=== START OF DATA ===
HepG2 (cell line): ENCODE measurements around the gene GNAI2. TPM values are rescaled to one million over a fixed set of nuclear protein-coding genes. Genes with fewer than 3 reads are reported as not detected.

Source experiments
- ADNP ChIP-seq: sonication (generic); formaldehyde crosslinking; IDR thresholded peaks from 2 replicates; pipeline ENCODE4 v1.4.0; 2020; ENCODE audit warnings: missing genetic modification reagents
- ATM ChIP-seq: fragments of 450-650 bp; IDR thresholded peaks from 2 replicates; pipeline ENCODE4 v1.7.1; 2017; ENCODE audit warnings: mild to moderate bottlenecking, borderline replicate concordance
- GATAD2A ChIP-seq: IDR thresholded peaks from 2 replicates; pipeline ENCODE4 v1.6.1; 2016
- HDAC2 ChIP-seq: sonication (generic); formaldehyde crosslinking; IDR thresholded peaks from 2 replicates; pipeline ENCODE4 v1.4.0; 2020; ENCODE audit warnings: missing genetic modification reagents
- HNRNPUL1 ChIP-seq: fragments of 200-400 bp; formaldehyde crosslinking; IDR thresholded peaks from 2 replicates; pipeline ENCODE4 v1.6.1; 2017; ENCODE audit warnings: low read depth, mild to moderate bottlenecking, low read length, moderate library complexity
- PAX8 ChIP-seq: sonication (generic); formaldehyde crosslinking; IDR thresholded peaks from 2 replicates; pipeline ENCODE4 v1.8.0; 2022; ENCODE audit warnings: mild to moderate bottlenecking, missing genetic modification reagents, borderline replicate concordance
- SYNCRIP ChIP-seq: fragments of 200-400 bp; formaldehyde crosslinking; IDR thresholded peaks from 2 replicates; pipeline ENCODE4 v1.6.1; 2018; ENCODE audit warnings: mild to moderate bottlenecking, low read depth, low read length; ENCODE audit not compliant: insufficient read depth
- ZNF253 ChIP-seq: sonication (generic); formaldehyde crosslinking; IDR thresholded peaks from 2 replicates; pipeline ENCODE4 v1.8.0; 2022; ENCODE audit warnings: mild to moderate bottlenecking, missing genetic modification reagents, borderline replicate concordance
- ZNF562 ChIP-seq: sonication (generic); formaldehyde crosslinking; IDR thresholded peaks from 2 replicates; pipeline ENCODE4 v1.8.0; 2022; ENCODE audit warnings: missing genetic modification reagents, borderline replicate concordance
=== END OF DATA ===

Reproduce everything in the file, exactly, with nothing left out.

HepG2 (cell line): ENCODE measurements around the gene GNAI2. TPM values are rescaled to one million over a fixed set of nuclear protein-coding genes. Genes with fewer than 3 reads are reported as not detected.

Source experiments
- ADNP ChIP-seq: sonication (generic); formaldehyde crosslinking; IDR thresholded peaks from 2 replicates; pipeline ENCODE4 v1.4.0; 2020; ENCODE audit warnings: missing genetic modification reagents
- ATM ChIP-seq: fragments of 450-650 bp; IDR thresholded peaks from 2 replicates; pipeline ENCODE4 v1.7.1; 2017; ENCODE audit warnings: mild to moderate bottlenecking, borderline replicate concordance
- GATAD2A ChIP-seq: IDR thresholded peaks from 2 replicates; pipeline ENCODE4 v1.6.1; 2016
- HDAC2 ChIP-seq: sonication (generic); formaldehyde crosslinking; IDR thresholded peaks from 2 replicates; pipeline ENCODE4 v1.4.0; 2020; ENCODE audit warnings: missing genetic modification reagents
- HNRNPUL1 ChIP-seq: fragments of 200-400 bp; formaldehyde crosslinking; IDR thresholded peaks from 2 replicates; pipeline ENCODE4 v1.6.1; 2017; ENCODE audit warnings: low read depth, mild to moderate bottlenecking, low read length, moderate library complexity
- PAX8 ChIP-seq: sonication (generic); formaldehyde crosslinking; IDR thresholded peaks from 2 replicates; pipeline ENCODE4 v1.8.0; 2022; ENCODE audit warnings: mild to moderate bottlenecking, missing genetic modification reagents, borderline replicate concordance
- SYNCRIP ChIP-seq: fragments of 200-400 bp; formaldehyde crosslinking; IDR thresholded peaks from 2 replicates; pipeline ENCODE4 v1.6.1; 2018; ENCODE audit warnings: mild to moderate bottlenecking, low read depth, low read length; ENCODE audit not compliant: insufficient read depth
- ZNF253 ChIP-seq: sonication (generic); formaldehyde crosslinking; IDR thresholded peaks from 2 replicates; pipeline ENCODE4 v1.8.0; 2022; ENCODE audit warnings: mild to moderate bottlenecking, missing genetic modification reagents, borderline replicate concordance
- ZNF562 ChIP-seq: sonication (generic); formaldehyde crosslinking; IDR thresholded peaks from 2 replicates; pipeline ENCODE4 v1.8.0; 2022; ENCODE audit warnings: missing genetic modification reagents, borderline replicate concordance